Tuesday, December 10, 2013

Payers: Know Your Prescription Drug Opportunity Costs

I want to make this very clear - not all PBMs engage in deceptive practices. There is a relatively new model, fiduciary, some PBMs are embracing.  This essentially means that a fiduciary PBM has taken the position to forgo driving revenue from hidden cash flows and instead earns revenue from a single source, an administrative fee [per script or per member]. 

A fiduciary PBM model provides payers with the opportunity to know the actual or true cost of its pharmacy benefit plan.  While this new business model benefits both plan sponsors and their members, some traditional PBMs either can't or won't adopt the fiduciary model for all of its clients.  

Here are four deceptive practices traditional PBMs use to hide cash flows from their clients thereby significantly increasing the actual cost of the plan.

Excessive Mark-ups from Mail-order Prescriptions

It is not uncommon for some PBMs to mark-up mail-order medications as much as 500%! Why do you think traditional PBMs push so hard to move prescriptions to mail-order from retail?



A fiduciary PBM will not make an undisclosed profit from mail-order dispensed medications. Again, it will only charge its plan sponsor a flat administrative fee per claim unless some other arrangement has been agreed upon.  The savings are passed back to plan sponsor reducing actual plan costs. 

This is not to say that drugs dispensed via mail-order are a bad thing. In fact, mail-order can offer quite a bit of savings.  But you must be aware of the arbitrage opportunities for non-fiduciary pharmacy benefits managers and eliminate them.


Rebates  

There was a study conducted by the Pharmacy Benefit Management institute which concluded that 47% of a traditional PBM's revenue is derived from manufacturer revenue.  Just think about this for a second.  It is the plan sponsor driving the business for which these revenues are earned so why should they be earmarked for the PBM?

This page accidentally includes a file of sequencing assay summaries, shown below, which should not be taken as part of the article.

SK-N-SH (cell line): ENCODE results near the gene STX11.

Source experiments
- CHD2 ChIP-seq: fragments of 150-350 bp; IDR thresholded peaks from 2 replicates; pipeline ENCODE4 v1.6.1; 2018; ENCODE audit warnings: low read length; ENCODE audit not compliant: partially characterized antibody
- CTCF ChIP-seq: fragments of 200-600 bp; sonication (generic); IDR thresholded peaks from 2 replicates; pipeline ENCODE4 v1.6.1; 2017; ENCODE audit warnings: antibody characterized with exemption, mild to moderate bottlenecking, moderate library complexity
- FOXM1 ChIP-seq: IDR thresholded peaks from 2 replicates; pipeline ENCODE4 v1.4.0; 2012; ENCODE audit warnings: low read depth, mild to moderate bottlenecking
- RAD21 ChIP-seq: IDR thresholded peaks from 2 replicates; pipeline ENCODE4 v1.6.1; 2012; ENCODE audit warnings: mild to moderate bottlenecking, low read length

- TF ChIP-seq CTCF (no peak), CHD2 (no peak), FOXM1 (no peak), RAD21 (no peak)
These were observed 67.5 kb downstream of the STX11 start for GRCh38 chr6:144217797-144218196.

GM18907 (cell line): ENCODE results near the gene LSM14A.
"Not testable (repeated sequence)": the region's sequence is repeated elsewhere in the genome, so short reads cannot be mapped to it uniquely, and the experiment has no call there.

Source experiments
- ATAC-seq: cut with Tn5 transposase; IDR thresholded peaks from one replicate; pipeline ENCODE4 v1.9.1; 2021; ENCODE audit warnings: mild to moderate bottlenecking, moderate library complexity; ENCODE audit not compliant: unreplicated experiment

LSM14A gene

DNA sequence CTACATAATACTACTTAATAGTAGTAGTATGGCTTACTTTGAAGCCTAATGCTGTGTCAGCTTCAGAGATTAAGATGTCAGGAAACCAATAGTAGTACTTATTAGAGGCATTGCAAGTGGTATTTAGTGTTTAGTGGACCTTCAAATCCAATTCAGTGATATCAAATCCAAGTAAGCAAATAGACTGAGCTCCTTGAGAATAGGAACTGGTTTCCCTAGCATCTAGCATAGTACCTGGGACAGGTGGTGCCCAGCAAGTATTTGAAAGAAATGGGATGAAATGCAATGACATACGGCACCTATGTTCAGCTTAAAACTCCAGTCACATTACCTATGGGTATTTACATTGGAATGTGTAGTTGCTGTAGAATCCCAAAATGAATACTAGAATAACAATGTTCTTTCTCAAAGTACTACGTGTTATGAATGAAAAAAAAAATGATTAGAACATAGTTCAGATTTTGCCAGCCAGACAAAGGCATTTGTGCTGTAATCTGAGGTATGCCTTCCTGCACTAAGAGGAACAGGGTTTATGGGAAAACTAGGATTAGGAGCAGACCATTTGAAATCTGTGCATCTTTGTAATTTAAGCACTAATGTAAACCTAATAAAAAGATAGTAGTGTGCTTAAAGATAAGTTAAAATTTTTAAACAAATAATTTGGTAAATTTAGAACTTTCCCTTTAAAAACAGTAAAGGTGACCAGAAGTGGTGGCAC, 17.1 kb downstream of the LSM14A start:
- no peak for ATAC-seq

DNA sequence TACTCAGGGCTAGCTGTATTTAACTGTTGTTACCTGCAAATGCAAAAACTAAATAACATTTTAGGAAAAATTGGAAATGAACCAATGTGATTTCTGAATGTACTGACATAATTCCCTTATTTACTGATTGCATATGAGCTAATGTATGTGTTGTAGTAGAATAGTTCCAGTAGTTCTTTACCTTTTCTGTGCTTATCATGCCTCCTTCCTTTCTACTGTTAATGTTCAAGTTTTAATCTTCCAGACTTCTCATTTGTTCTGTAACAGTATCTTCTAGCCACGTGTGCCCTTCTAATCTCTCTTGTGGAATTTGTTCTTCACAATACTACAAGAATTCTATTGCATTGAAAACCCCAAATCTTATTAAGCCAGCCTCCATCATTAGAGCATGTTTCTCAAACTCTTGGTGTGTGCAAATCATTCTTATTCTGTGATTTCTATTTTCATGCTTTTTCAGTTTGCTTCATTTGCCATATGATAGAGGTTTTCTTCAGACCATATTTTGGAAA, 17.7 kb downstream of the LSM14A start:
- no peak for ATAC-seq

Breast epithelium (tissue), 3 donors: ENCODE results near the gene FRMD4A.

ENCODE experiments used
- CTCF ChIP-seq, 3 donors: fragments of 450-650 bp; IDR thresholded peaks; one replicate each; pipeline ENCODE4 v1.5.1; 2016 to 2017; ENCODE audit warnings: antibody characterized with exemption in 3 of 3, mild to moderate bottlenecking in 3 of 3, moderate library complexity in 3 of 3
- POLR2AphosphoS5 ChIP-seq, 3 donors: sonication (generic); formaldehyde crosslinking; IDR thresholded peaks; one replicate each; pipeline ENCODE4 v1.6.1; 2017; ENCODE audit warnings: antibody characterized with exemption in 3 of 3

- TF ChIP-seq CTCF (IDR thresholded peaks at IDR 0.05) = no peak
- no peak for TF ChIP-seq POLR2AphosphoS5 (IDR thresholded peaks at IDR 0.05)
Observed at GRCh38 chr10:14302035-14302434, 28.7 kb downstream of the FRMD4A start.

These monies shouldn't be shared with a PBM, but instead passed back to the plan sponsor 100%. Hence, the fiduciary PBM business model.


Don't be duped, there are many names traditional PBMs may use to hide rebate cash flows such as reimbursements or SG&A expenses.  It doesn't matter; the plan sponsor is entitled too any money awarded by a manufacturer as a result of prescriptions dispensed from its plan member. For a rebate eligible prescription drug, rebates are typically $2.00 - $3.00 per prescription.

Differential Pricing or Contracting

A deceptive tactic that is very common yet too many payers are unaware of its detrimental cost. Here is how it works; let's say that a PBMs billing terms to a plan sponsor are based on AWP or average wholesale price for a certain generic drug.  But, the reimbursement to the network pharmacy for dispensing this medication is based on MAC or maximum allowable cost. 


MAC is always lower than AWP thus leaving a difference in price or contracting.  The amount a plan sponsor is billed should be exactly the same amount a network pharmacy is reimbursed otherwise how can a plan effectively determine its actual pharmacy benefit costs. 

Spreads

A spread occurs when a plan sponsor is billed the "least favorable" or higher amount for a prescription drug that is reimbursed by the PBM to the network or mail-order pharmacy at a lower cost.  The difference or spread is retained by the PBM. This should never happen, but it does all too often.  In fact, there is information in the marketplace suggesting that the average spread for prescription drugs dispensed as part of a pharmacy benefit is as much as $15! 

Again, if you don't know the spread even exists or its amount how can a CFO or benefits director possibly determine the actual cost of the plan? This begs the question, "how does this happen?"

A simple example is when a PBM has different MAC price lists for plan sponsors and pharmacies. These MAC lists may differ in the number of drugs listed and/or their respective prices.  A fiduciary PBM will not have any spreads and should contractually bound itself to such. 

To prevent this from happening to your organization always require full auditing rights, real-time access to MAC lists and claims data.  Then compare the amounts billed (not all claims but maybe 20 or so per month) to the price lists and you're now in position to determine actual costs.

I've discussed here only a handful of the hidden cash flows some PBMs use to keep plan sponsors in the dark.  There are many more like effective network rates, repackaging, formulary steering and co-pay differential.  If your current PBM doesn't provide full audit rights or access to all MAC price lists and you're still willing to "cut the check" then don't complain about rising healthcare cost.

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